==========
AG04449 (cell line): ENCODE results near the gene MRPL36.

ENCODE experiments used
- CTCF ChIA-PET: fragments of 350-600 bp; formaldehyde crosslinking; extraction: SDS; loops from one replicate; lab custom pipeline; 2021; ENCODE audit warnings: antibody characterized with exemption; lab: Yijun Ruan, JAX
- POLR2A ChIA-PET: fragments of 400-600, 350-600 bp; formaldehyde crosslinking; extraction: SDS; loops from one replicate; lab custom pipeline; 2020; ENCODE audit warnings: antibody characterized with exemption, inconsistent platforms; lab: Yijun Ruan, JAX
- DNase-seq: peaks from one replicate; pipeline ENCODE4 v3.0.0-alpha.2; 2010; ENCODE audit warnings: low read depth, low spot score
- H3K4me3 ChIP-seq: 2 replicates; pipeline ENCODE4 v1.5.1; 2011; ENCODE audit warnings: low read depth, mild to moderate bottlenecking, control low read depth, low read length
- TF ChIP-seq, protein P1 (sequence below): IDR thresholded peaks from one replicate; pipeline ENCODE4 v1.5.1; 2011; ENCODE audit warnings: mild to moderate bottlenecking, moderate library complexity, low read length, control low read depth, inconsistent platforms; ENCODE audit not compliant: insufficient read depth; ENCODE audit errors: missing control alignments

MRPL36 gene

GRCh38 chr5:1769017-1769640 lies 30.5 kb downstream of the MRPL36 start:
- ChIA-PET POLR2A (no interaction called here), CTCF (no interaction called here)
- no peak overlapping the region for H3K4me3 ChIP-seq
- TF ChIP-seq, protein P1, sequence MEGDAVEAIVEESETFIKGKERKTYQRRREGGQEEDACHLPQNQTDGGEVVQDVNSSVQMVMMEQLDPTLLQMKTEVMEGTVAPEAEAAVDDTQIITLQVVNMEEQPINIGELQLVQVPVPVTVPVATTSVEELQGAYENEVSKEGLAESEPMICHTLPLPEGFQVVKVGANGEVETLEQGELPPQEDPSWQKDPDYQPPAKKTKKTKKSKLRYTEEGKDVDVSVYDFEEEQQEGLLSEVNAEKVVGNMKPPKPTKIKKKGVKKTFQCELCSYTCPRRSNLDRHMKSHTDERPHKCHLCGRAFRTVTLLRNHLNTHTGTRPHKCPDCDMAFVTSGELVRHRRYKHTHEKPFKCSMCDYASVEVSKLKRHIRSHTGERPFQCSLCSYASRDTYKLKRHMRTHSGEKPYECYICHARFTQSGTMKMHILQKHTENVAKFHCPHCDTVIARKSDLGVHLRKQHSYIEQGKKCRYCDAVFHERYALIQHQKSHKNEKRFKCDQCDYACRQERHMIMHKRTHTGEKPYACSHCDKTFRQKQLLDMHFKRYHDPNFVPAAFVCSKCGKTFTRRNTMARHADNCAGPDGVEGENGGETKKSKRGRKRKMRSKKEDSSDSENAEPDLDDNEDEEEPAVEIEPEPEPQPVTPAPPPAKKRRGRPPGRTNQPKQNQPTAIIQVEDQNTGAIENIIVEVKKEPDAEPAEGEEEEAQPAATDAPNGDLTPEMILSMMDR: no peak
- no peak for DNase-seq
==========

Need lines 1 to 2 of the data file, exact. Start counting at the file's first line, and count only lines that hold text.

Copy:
AG04449 (cell line): ENCODE results near the gene MRPL36.

ENCODE experiments used